This blog post was authored by Jérôme Segura and Hossein Jazi.

The 2020 US elections have been the subject of intense scrutiny and emotions, while happening in the middle of a global pandemic. As election night ended and uncertainty regarding the results began to creep in, threat actors decided to jump in on it too.

Those tracking the threat landscape know very well that major world events do not go unnoticed by criminals. In this case, we began observing a new spam campaign delivering malicious attachments that exploit doubts about the election process.

The QBot banking Trojan operators return with yet another themed spam wave using the same hijacked email thread technique enticing victims with malicious election interference attachments.

Hijacked email threads pushing bogus DocuSign documents

The malicious emails come as thread replies, similar to what Emotet does to add legitimacy and make detection harder. They contain zip attachments aptly named ElectionInterference_[8 to 9 digits].zip.

While the election results are still being evaluated and debated, victims are enticed to open up the document to read about alleged election interference:

Figure 1: Malicious email with ElectionInterference attachment

The extracted file is an Excel spreadsheet that has been crafted as if it were a secure DocuSign file. Users are tricked to allow macros in order to ‘decrypt’ the document.

Figure 2: Excel document containing malicious macro

This tried and tested trick will download a malicious payload onto the victim’s machine. The URL for that payload is encoded in a cell of a Cyrillic-named sheet “Лист3”.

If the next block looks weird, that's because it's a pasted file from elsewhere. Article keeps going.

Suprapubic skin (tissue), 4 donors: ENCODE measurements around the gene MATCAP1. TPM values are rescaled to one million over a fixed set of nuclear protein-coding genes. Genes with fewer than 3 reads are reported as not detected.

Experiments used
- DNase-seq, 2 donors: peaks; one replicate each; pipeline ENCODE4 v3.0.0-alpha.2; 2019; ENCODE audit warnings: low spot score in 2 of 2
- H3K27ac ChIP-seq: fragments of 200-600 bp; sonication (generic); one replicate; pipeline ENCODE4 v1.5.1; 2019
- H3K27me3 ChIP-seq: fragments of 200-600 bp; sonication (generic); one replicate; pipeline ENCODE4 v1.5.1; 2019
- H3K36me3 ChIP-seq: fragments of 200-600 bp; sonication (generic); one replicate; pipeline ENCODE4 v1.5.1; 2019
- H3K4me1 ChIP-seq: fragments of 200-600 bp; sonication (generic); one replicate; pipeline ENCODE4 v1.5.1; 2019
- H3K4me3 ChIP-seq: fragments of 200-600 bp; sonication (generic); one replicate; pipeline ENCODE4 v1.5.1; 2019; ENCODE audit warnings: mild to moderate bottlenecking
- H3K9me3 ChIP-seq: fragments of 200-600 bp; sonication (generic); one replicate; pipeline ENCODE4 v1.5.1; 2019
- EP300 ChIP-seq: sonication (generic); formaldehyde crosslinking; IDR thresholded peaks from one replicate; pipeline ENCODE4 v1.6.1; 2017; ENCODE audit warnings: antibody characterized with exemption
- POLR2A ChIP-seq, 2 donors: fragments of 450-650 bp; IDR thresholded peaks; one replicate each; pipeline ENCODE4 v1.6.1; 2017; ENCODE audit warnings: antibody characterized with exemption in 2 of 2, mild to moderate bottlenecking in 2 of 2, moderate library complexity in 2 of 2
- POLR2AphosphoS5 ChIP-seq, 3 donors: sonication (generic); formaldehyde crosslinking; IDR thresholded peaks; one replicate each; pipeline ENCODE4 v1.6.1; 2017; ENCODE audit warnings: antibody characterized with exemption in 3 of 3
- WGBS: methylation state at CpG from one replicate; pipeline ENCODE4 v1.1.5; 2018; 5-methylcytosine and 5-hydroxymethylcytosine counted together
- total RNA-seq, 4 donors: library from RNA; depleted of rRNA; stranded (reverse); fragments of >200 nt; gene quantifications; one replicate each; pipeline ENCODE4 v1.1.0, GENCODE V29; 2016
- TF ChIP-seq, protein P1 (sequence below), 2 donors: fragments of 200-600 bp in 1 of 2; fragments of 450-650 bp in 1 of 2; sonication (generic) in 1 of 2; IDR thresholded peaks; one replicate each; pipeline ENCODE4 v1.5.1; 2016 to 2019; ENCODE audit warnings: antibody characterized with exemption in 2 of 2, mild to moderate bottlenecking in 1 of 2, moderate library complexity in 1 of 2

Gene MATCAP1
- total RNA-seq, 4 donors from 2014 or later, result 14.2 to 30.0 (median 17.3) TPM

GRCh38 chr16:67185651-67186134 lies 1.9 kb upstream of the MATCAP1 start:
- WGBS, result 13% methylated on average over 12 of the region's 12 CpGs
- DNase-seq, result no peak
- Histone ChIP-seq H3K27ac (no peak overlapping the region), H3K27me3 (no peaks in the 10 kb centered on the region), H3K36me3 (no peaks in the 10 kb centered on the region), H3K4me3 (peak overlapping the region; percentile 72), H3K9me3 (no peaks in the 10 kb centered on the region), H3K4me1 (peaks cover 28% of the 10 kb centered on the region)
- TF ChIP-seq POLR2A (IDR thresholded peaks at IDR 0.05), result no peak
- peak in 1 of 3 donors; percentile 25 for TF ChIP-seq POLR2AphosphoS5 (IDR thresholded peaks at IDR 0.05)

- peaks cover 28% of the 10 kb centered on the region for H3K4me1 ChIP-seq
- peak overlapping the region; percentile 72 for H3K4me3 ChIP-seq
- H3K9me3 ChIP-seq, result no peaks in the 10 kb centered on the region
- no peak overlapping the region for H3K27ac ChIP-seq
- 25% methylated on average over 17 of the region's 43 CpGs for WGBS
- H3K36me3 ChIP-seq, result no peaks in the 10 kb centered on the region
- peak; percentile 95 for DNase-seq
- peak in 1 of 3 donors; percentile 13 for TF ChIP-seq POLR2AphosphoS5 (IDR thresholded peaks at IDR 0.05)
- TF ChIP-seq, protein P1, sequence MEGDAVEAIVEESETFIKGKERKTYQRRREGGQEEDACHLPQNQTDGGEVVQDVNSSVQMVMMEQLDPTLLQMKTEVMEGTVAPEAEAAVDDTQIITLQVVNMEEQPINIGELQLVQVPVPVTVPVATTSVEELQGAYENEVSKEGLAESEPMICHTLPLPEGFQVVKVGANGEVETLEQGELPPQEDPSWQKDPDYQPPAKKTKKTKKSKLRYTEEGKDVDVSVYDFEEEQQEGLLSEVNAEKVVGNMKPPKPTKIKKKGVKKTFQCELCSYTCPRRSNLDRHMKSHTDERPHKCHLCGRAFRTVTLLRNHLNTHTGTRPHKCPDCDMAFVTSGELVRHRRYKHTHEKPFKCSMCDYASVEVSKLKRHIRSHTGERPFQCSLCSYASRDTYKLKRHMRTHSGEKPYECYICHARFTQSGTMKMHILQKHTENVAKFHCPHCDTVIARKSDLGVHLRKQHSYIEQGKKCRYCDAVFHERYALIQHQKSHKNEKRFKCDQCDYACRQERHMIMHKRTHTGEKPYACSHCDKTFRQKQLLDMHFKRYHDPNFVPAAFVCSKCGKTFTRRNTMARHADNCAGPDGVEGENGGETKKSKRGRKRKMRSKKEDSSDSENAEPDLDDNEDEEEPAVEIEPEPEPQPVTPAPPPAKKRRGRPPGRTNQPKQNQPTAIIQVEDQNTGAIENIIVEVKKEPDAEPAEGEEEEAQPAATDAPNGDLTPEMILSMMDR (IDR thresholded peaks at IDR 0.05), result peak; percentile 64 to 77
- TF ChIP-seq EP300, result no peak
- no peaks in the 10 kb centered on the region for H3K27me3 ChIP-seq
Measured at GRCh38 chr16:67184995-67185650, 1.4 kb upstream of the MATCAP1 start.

Figure 3: Payload URL obfuscation

Once executed, the QBot Trojan will contact its command and control server and request instructions. In addition to stealing and exfiltrating data from its victims, QBot will also start grabbing emails that will later be used as part of the next malspam campaigns.

Figure 4: QBot process flow execution

World events are the best lure

At the core of the malware attacks we witness each day are typical social engineering schemes. Threat actors need to get victims to perform a certain set of actions in order to compromise them.

Spam campaigns routinely abuse email delivery notifications (Fedex, DHL, etc.) or bank alerts to disguise malicious payloads. But world events such as the Covid pandemic or the US elections provide ideal material to craft effective schemes resulting in high infection ratios.

Malwarebytes users were already protected against this attack thanks to our Anti-Exploit technology. Additionally, we detect the payload as Backdoor.Qbot.

Figure 5: Malwarebytes blocking the macro from delivering its payload

Indicators of Compromise

Malicious Excel documents





QBot C2s


MITRE ATT&CK techniques

ExecutionT1059Command-Line InterfaceStarts CMD.EXE for commands execution
T1106Execution through APIApplication launched itself
T1053Scheduled TaskLoads the Task Scheduler COM API
PersistenceT1050New ServiceExecuted as Windows Service
T1060Registry Run Keys / Startup FolderChanges the autorun value in the registry
T1053Scheduled TaskLoads the Task Scheduler COM API
Privilege EscalationT1050New ServiceExecuted as Windows Service
T1055Process InjectionApplication was injected by another process
T1053Scheduled TaskLoads the Task Scheduler COM API
Defense EvasionT1553Install Root CertificateChanges settings of System certificates
T1055Process InjectionApplication was injected by another process
DiscoveryT1087Account DiscoveryStarts NET.EXE to view/change users group
T1135Network Share DiscoveryStarts NET.EXE for network exploration
T1069Permission Groups DiscoveryStarts NET.EXE to view/change users group
T1012Query RegistryReads the machine GUID from the registry
T1018Remote System DiscoveryStarts NET.EXE for network exploration
T1082System Information DiscoveryReads the machine GUID from the registry
T1016System Network Configuration DiscoveryUses IPCONFIG.EXE to discover IP address